Coming to Terms: Exploring language and practices

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Post by Jennifer Shirk, Executive Director, Citizen Science Association

Throughout 2022, CSA has been leading a connected conversation about the wide array of traditions, practices, and terms that people in this field apply to their work, a far richer range of options than the name of this Association reflects.

Exploring this field in terms that go beyond community science and citizen science can open up a broader set of research and engagement options for your work.

Screenshot of a presentation slide from the platform Mentimeter, showing a colorful word cloud of responses to the question: Enter three words that you think might describe the heart of this work. The largest response, in the center, is the word science, followed closely by the words collaboration, public, participatory, community, connection, collaborative, and data. The much larger range of words includes many things, including the phrases knowledge generation, ecoliteracy, belonging, place, reciprocity, inclusive, exploration, and stop centering academia.
Responses from a C*Sci22 audience participation session on terminologies and practices in this field.

Whether you are new to this conversation or you want to explore it more deeply, this community is full of thoughtful people who have explored and shared thoughts on different terms and how to better understand both their implications and their related practices. Their work can introduce you to the thinkers and traditions they themselves have drawn on or are exploring – invitations for you to learn more.

Below is a short, starter list that can help each of us deepen and inform our choices about terms and practices, no matter where we are in this exploration. We invite you to engage with these ideas out of a sense of curiosity and appreciation for the opportunity to learn from others, even if their perspectives may differ from your own.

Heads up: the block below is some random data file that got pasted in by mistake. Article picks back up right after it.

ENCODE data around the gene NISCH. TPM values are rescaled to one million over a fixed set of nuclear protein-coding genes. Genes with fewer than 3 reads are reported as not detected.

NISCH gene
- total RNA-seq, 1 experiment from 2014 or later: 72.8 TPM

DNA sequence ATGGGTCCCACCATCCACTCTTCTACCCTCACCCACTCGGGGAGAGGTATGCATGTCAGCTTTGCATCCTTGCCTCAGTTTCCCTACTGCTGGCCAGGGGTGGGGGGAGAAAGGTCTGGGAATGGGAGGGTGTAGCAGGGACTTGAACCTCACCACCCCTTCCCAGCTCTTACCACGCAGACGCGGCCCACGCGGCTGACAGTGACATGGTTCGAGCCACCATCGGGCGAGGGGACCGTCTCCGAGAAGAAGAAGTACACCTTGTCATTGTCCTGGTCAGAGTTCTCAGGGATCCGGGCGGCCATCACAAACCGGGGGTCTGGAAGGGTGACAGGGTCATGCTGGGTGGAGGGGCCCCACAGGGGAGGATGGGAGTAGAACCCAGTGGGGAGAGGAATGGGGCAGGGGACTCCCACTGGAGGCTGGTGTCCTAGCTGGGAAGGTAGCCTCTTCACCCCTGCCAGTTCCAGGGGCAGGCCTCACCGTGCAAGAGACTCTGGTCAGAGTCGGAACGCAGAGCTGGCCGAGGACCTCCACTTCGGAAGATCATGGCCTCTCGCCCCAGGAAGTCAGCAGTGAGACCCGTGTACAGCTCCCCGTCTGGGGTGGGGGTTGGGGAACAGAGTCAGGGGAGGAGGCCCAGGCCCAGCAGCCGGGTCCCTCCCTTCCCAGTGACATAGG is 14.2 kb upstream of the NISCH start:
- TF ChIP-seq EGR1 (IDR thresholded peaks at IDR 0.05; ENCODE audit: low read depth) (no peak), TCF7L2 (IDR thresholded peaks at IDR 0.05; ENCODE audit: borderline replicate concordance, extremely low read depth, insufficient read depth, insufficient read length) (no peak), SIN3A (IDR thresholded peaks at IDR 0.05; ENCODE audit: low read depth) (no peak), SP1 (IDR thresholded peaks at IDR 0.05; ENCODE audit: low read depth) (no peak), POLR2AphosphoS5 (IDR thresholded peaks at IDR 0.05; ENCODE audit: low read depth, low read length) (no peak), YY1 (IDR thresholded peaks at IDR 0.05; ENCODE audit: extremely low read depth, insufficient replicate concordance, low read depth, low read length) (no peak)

And, if you’re a CSA member (learn more here), you can engage directly with many of these individuals (and many of their co-authors – too many to list!) as part of a more active conversation. We invite you to be part of where this thinking leads us as an Association into 2023 and beyond.


Just getting started? Try these:

A 3 minute blog by Muki Haklay asking, “What are the boundaries of citizen science?” This post summarizes and links to a longer article, “Contours of citizen science: a vignette study.”

A 2 minute video of Miguel Ordeñana sharing why he and his colleagues at the LA County Museum of Natural History use the term – and the intentions – of community science.

M.V. Eitzel and many others published in CSA’s Journal about ways that, “Citizen Science Terminology Matters: Exploring Key Terms.”  

Want to explore terms and traditions across disciplines?

Here’s an overview of terms and practices related to, “Participatory Research for Environmental Justice: A Critical Interpretive Synthesis.”

Linda Silka wrote about the problem of, “‘Silos’ in the Democratization of Science,” and the ways we might benefit from learning about and across different practices.

Interested in how terms might relate to project design choices?

Along with a team of many colleagues, I had a chance to look at some of the many terms and practices described in ecological and conservation work to consider, “Public Participation in Scientific Research: A Framework for Deliberate Design” (as an aside, the term PPSR – and its vision – is what launched this Association).

Kris Stepenuck invites some tough reflection on the practices scientists need to lead with and champion if they are to overcome polarizing dimensions in science, in article provocatively called, “Is Citizen Science Dead?

Considering changing the term you use? 

Caren Cooper and many others others have published on, “Inclusion in citizen science: the conundrum of rebranding.” 

Raj Pandya offers some principles and questions about practices to help draw some distinctions via a blog and a quiz entitled, “What is Community Science?

Want to understand the history, and potential future, of some terms?

Shannon Dosemagen has helped the field in the process of, “Exploring the Roots: the evolution of civic and community science.”  

Rick Bonney dissects his choice – and the limitations – of the term citizen science in the last section of the article, “Expanding the Impact of Citizen Science.” 


Again, this is just a starter list. Want to add to it? Share your suggestions of additional resources with us on Twitter or on LinkedIn.

Posted on: December 30, 2022  |  Category: Blog, CSA Blog, news, News